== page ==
Is anyone still out there?
Do I still have any readers left?
Well, if all my readers and followers have dropped away, I cannot blame them.
Why would anyone follow a blogger who, well, has not posted in nearly a year and her last post, written the day after the Parkland Shooting, was, well, so dreadfully dark?
If you are still out there, dear faithful readers, it’s been quite the year in my household.
And for me.
My paid writng gigs have landed me lots of great stories.
I wrote about Detroit’s March for Our Lives.
I’ve been writing about, and continue to write about, unfortunately, anti-Semitism.
But that was not the biggest thing that happened.
Not even having ACL reconstruction surgery was the biggest thing that happened.
Here is a photo of me sunning myself, full metal brace and all, in July.
Yay that was fun.
But if I wrote about the biggest thing that happened to me in 2018, it would seep out of the confines of a humble blog post and become..
I don’t know…
A cautionary tale?
So, readers, I’m asking you, and if I change the names to protect the innocent…
Would you want to hear how I tried to save a life this year?
A life that was so previously broken that by the time I got to it there was little I could do?
Even though I spent the better part of 2018 making it better?
Even though I think I may have done more harm than good, for he and I both, now looking back?
Dare I write something so personal, and something that does not yet have an ending because right now it is not very happy and I so want it in my bones a happy ending?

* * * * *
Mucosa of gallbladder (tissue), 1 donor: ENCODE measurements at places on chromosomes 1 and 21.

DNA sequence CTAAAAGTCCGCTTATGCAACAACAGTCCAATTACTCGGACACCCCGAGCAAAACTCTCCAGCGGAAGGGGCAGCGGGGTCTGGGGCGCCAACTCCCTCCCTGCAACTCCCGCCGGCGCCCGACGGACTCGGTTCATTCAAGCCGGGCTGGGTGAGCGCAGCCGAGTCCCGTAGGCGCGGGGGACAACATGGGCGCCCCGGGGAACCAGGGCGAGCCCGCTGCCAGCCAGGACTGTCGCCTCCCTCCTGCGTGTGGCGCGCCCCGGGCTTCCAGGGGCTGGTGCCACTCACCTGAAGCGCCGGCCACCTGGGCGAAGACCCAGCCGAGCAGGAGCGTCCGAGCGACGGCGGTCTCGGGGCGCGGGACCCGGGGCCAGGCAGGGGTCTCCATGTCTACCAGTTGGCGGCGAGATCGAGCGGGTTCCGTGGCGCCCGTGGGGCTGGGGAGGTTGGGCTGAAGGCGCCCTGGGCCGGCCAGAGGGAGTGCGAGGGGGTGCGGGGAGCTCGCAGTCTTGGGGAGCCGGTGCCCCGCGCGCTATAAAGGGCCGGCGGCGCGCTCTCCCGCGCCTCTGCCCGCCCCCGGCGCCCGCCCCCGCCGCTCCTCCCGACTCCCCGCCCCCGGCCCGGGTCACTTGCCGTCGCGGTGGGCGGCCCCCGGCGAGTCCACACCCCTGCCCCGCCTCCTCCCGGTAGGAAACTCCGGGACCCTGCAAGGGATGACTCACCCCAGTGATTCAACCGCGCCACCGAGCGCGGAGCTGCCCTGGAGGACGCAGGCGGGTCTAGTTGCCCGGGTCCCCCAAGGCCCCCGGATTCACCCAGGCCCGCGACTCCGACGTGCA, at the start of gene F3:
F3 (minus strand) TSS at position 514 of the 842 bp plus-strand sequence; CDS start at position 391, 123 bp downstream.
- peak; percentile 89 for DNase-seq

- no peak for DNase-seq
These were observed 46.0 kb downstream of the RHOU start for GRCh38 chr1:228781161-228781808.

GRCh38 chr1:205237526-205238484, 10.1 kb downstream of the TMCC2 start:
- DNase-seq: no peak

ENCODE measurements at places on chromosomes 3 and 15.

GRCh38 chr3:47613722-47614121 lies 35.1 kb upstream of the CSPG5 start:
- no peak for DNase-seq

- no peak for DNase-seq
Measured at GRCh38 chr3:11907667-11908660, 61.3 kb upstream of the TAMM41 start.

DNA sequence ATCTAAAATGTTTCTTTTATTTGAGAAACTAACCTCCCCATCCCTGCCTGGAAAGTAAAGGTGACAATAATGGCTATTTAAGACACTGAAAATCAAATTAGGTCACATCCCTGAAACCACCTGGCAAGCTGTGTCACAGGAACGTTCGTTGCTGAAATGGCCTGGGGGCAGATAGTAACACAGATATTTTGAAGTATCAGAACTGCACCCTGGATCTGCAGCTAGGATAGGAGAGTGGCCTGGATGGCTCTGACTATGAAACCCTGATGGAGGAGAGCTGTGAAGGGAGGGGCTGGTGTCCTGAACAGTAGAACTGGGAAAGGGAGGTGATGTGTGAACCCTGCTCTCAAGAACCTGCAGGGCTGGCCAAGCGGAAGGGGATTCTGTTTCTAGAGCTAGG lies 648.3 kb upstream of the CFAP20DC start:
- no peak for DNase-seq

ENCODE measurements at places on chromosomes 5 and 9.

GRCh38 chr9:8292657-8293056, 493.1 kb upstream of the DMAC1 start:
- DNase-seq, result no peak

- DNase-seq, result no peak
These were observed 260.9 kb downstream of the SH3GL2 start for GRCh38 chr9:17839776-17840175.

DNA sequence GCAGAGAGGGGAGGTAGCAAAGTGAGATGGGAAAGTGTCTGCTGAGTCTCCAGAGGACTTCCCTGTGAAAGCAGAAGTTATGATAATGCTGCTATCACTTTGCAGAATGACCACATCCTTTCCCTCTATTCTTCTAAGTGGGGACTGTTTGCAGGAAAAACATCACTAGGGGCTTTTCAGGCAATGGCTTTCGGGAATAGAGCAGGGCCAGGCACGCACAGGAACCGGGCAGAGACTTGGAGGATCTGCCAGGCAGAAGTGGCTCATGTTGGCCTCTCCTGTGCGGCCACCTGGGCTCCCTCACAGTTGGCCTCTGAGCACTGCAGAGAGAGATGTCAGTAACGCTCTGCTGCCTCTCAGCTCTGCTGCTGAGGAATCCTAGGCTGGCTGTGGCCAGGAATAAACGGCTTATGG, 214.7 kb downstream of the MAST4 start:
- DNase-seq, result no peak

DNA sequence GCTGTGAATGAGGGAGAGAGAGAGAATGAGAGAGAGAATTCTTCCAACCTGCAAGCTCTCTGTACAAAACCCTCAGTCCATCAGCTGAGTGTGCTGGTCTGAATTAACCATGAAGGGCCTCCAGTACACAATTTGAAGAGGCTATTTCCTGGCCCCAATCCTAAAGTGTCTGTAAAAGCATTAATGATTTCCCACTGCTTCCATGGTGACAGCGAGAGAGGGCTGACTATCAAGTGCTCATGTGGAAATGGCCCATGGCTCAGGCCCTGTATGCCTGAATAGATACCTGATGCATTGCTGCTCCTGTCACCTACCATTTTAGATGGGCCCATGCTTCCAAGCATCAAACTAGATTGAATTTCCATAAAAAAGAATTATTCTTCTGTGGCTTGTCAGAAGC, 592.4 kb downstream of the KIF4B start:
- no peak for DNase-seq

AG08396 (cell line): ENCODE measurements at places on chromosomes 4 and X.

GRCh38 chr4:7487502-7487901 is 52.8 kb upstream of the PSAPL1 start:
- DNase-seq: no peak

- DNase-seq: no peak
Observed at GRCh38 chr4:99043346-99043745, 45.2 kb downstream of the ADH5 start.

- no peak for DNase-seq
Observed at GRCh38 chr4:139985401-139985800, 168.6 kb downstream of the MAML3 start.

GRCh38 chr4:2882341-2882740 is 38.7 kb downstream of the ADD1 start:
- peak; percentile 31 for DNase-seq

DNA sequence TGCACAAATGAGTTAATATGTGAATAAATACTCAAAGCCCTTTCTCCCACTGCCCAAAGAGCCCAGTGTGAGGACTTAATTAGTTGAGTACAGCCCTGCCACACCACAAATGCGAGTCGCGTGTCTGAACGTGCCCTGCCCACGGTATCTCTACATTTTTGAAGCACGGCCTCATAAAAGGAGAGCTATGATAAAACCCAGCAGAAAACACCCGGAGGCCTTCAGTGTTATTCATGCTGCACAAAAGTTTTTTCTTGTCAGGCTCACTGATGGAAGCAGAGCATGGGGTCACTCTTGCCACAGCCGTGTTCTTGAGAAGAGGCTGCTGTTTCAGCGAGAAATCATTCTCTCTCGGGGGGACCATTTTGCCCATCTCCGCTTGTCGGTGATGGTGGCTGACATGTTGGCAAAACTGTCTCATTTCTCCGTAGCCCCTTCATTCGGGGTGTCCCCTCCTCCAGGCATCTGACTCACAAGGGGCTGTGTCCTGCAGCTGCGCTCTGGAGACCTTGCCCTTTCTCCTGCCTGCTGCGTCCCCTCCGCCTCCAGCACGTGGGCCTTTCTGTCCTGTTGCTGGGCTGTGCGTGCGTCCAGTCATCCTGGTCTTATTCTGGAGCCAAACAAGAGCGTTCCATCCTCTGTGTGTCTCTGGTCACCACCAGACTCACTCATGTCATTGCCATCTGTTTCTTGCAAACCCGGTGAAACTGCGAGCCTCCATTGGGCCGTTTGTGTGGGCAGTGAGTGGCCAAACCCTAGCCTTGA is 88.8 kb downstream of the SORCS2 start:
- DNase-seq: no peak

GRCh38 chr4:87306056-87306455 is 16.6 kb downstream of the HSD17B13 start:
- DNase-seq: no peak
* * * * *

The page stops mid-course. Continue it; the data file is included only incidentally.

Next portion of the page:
I see it has been so long since I’ve posted that even privacy and sharing settings have changed and I cannot share this on Facebook.
That may be a good thing.
So that means that only YOU, my true followers, my subscribers, can read this.
So, tell me if you are intersested, and I will start sharing this story.
And thanks. And I hope you’ve missed me.
I’ve missed writing in my own voice.
I think it’s time I returned to it.
Before summer completely slips away and before I have to hop in my car again to take my kid to his second cross-country practice of the day, I must linger in the slow pace of summer and tell you about the incredible weekend getaway of the Six Invisibilia Women.
Maybe, if you also were lucky enough, you found some time to spend on friendship this summer. Not on your job or your marriage, or your kids, but pure, unadulterated time for kindling friendship.
Somewhere between your college graduation, your first job, your first marriage and your first diaper change, your identify as a girlfriend or a Best Friend Forever starts to slip away.
By the time you find yourself in mid-life, you become something of an egg white folded into a chocolate soufflé. Sure, the chocolate souffle is delicious and satisfying. You add body and texture to the family you created: your spouse, your children. You are the glue. You are the one who finally finds the watch the husband has been searching for in a pants pocket at the bottom of the laundry hamper. You are the one who is around to schedule and chauffeur the children to every last pediatrician, dentist and emergency orthodontist appointment.